Whereas a decrease of 10% in iTunes revenues does not change much a decrease of 20% or more does – in my view – substantially change the likelyhood of Spotify reaching Sean Parker’s target.

    What are your thoughts on this aspect. What will the streaming servcies and thus the changed competitive situation in the US online market entail for iTunes revenues over the next two (perhaps four?) years? Or perhaps put in another way, how do you see the development of the value of the overall online market in the US over the same period?



    1. Thanks for your comments and big questions, Hans.

      My sense would be that in the US the impact of streaming services upon iTunes revenues, in the near term, would be nominal. Particularly at the present price points. We have had streaming services here since 2003/4. As the number of subscribers to these services has slowly but steadily increased, so to have iTunes sales increased.

      The best test of the above statement is not the present market of streaming services—Spotify, Rhapsody, MOG, Rdio, Muve—but rather would be in the launch of a subscription service from Apple/iTunes. Or, significant changes in the price points at which these services operate.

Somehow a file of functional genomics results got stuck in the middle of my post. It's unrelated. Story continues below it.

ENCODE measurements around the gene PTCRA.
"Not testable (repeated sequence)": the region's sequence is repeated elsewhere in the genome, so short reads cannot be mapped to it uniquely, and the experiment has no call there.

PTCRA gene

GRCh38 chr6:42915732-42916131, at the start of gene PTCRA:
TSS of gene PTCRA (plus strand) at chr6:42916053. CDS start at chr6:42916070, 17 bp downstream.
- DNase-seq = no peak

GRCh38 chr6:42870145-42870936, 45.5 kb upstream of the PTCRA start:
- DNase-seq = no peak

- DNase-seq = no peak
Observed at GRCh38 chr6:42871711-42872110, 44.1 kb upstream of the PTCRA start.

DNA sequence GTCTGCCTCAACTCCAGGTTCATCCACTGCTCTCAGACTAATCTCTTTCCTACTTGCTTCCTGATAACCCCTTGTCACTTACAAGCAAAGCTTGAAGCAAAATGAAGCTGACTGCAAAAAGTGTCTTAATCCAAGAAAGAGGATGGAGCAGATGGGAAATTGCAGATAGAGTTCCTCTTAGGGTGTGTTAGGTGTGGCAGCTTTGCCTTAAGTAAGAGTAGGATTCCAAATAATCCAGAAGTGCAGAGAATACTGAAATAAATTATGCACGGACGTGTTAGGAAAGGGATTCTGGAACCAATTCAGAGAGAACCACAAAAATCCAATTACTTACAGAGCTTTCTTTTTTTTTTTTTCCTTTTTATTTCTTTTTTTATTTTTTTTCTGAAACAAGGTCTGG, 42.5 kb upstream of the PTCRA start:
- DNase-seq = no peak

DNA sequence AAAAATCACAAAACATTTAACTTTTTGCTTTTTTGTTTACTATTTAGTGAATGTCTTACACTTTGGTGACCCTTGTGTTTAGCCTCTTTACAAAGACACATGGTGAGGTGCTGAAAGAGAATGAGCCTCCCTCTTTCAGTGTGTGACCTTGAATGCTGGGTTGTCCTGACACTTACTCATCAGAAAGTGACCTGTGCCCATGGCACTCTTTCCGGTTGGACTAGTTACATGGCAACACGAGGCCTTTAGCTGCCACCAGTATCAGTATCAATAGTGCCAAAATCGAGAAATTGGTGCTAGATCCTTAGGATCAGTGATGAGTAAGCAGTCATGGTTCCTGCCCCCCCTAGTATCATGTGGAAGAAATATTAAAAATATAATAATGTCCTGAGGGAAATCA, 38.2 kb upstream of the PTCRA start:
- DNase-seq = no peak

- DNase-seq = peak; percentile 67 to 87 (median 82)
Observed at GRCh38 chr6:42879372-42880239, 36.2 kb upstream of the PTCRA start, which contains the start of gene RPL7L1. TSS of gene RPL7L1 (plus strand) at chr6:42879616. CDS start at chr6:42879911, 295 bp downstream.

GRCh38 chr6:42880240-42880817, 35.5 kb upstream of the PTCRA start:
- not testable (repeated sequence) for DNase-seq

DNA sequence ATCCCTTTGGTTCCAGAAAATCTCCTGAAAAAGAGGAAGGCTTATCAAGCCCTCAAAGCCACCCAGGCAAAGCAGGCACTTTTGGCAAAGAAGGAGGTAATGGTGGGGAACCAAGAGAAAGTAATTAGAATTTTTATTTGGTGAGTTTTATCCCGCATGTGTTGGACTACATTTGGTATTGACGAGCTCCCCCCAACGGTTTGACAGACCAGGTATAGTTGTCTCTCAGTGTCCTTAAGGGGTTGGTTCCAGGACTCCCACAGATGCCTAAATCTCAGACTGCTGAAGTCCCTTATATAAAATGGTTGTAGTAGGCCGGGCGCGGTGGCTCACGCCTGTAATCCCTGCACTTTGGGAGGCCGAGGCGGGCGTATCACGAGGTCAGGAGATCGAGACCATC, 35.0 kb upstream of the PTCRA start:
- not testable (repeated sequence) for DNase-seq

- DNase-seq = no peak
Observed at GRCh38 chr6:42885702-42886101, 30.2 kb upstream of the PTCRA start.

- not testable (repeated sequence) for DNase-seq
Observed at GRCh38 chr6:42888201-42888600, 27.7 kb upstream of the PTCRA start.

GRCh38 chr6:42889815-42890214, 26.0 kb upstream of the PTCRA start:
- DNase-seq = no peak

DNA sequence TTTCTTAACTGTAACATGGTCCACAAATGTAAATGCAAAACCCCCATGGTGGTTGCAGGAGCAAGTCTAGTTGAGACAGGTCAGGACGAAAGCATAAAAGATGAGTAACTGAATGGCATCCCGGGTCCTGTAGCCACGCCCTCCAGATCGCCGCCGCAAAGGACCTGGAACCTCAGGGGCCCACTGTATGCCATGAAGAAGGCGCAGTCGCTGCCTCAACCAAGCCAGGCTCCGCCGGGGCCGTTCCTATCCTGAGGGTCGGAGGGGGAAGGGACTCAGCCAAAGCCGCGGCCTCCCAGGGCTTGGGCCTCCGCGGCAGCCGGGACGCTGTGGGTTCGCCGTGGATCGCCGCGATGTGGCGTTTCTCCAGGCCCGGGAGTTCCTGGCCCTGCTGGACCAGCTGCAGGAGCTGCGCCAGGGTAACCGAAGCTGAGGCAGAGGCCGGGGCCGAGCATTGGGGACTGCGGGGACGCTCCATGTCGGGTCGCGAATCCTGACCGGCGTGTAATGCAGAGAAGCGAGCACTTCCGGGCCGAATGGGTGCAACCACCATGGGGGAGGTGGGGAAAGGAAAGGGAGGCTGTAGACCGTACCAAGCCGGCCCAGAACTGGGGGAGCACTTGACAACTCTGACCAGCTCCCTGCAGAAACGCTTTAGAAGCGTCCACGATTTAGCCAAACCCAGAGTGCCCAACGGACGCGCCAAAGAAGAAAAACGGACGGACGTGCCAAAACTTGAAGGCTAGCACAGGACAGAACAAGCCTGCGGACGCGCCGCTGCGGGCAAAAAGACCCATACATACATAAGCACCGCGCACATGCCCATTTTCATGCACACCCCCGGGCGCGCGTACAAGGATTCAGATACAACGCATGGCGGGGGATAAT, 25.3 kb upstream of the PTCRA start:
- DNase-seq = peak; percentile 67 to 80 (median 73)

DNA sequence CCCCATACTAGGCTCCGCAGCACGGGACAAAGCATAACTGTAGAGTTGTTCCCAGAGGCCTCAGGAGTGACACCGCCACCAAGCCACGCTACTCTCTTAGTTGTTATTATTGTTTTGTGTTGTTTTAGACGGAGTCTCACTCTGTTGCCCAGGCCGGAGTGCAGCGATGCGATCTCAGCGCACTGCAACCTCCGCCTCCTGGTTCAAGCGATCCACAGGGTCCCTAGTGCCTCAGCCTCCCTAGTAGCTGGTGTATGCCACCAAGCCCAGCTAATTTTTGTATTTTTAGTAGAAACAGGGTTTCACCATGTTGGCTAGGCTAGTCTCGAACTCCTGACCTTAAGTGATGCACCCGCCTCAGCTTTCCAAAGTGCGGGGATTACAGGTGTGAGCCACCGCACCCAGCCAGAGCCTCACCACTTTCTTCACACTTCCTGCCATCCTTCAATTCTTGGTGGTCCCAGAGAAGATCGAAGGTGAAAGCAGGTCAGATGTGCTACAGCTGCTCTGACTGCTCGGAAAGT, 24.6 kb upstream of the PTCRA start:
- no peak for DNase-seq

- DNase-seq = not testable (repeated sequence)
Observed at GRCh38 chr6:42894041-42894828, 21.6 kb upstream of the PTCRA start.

It is far more likely that any stabilization or decrease in iTunes music market would be simply due to the maturity of that market overall. Essentially, tapping out the pool of individuals looking to pay 99cents per track, or $x.xx for an album. That market is only “so big,” and we are probably approaching that ceiling.

      Regardless, each new premium subscriber to a music service is worth more to the music industry (at large) than each new iTunes customer, over the period of a year.

      The above statement is obviously conditioned by the concerns of some artists that each new subscriber is worth less to an artist than a sale.



      1. Thank you for your reply, David

        Always interesting point of views and highly valid insights from you!

        Hans Peter


  2. So Sean Parker’s prediction could well become reality.
    In Sweden 37% of the population who has internet uses Spotify.

    The US has about 270 million people with internet access. 30 million active users in the US would mean little over 10%. Can be done if you ask me.